Code:
    [liveuser@ ~]$ su -
    [liveuser@root ~]# gedit
    Then I opened /etc/default/grub, and changed GRUB_ENABLE_BLSCFG=true to GRUB_ENABLE_BLSCFG=false and saved it.

    Next I opened grub.cfg in gedit and saved it as grub.cfg.old. Then I opened grub.cfg.rpmnew (my old grub.cfg from before the upgrade), and saved it as grub.cfg. It asked if I wanted to overwite grub.cfg and I clicked yes. Then I rebooted, and saw a beautiful sight; a grub menu! (minus an entry for the new F30 kernel). I let it boot an F29 kernel, then reconfigured grub, and now have the new F30 kernel on the boot menu.

    I still have the BLS grub.cfg (as grub.cfg.old) and my original grub.cfg (as grub.cfg.rpmnew) if needed. Bugzilla Redhat says you have to install package grubby-deprecated to prevent reverting back to BLS when kernels are updated, so I'll look into that.

    Disclaimer: It worked for me, but your results may vary.
    I know things. It's what I do.

  13. #28
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    Re: No Grub Menu

    This is all good to hear.

    I finally got the USB live image to boot on my desktop machine using the 'basic graphics' option under 'troubleshooting', although I'm not sure what's basic about it as the graphics look the same as when I boot it on my laptop.
    Have you noticed if it runs any slower although it may look the same ? From the documentation video issues happen when the video card does not work with the standard video driver such as nouveau. The "basic graphics' mode then uses a basic driver such as a vesa or framebuffer driver with no acceleration, all in software. You never mentioned what video card you have. Is it a recent NVidia ?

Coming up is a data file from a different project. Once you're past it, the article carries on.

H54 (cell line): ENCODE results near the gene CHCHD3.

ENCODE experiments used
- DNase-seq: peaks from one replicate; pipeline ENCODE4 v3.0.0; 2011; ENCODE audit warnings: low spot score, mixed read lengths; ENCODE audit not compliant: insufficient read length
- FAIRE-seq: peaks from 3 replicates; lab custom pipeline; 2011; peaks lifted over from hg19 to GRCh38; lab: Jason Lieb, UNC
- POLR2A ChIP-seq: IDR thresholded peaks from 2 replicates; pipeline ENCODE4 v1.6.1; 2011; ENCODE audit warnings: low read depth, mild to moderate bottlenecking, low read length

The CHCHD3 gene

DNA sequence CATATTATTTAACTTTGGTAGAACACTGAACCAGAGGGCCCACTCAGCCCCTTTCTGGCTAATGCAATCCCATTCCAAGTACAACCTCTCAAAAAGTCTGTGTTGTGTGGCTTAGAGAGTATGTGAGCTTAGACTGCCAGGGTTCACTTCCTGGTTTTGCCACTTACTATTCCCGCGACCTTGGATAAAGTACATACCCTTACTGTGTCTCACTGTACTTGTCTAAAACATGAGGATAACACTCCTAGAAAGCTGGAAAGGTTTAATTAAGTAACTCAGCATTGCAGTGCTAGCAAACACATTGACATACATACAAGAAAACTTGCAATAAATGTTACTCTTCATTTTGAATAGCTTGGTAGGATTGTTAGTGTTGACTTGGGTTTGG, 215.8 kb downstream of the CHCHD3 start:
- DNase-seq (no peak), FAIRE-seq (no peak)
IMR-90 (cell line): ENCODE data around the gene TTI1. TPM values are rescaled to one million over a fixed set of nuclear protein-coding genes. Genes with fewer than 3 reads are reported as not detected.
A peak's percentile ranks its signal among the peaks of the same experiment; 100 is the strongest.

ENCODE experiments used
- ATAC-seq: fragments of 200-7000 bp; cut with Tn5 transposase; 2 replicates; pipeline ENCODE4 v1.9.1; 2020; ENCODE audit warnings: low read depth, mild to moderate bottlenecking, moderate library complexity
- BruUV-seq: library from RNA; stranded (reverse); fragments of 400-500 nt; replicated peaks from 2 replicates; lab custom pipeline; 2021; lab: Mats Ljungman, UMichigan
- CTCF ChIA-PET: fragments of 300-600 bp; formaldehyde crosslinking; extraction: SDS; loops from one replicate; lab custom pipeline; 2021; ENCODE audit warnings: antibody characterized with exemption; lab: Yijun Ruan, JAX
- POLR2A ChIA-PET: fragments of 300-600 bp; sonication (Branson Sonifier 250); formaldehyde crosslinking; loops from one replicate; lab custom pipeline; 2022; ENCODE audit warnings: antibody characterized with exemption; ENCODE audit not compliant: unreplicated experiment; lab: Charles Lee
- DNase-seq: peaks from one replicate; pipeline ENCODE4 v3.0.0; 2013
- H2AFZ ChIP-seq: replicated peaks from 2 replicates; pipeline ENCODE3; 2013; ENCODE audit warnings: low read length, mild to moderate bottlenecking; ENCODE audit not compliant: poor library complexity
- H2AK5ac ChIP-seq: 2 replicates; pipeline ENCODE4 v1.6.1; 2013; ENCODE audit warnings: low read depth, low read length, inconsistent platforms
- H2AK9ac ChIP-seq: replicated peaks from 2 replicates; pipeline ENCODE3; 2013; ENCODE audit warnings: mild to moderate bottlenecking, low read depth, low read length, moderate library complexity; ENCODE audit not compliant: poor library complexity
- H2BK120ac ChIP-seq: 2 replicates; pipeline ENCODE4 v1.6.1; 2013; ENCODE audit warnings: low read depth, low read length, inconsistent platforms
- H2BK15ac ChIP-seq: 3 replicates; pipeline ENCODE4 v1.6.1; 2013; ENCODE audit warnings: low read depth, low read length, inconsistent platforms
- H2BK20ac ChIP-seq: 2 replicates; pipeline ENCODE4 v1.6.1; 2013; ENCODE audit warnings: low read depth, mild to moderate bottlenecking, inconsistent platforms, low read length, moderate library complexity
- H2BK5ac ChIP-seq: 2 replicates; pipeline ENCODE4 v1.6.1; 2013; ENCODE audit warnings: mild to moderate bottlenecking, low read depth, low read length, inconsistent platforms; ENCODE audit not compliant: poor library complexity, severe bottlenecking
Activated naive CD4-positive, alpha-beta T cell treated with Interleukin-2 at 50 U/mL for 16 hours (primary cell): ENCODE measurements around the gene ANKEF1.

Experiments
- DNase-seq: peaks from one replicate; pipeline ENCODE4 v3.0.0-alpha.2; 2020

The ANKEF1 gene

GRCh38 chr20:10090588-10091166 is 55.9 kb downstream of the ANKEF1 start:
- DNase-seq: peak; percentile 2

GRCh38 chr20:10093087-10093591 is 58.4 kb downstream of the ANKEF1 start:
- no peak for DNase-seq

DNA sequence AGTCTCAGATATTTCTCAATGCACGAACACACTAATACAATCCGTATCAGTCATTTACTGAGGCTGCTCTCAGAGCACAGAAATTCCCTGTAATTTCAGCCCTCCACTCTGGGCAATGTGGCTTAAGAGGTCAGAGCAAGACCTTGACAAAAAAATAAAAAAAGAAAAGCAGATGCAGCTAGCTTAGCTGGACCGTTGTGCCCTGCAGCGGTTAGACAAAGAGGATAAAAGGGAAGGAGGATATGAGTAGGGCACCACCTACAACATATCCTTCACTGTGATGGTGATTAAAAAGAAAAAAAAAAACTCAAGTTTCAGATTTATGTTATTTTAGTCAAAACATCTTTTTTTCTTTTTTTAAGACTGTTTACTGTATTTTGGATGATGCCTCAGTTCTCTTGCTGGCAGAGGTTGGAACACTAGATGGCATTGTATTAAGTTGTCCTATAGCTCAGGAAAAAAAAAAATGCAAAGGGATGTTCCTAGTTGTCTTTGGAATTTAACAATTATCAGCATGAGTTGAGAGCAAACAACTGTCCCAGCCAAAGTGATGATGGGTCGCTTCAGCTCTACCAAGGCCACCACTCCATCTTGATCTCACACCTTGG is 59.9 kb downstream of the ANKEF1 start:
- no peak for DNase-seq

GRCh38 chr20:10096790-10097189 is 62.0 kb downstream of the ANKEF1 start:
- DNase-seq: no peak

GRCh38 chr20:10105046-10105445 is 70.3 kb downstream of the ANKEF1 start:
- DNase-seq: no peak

I still have the BLS grub.cfg (as grub.cfg.old) and my original grub.cfg (as grub.cfg.rpmnew) if needed. Bugzilla Redhat says you have to install package grubby-deprecated to prevent reverting back to BLS when kernels are updated, so I'll look into that.
    This would be the live in the past approach. You may not like this suggestion at this point but you could try manually switching to the new BLS config as i described in my first post, which was the first reply #2.

    Code: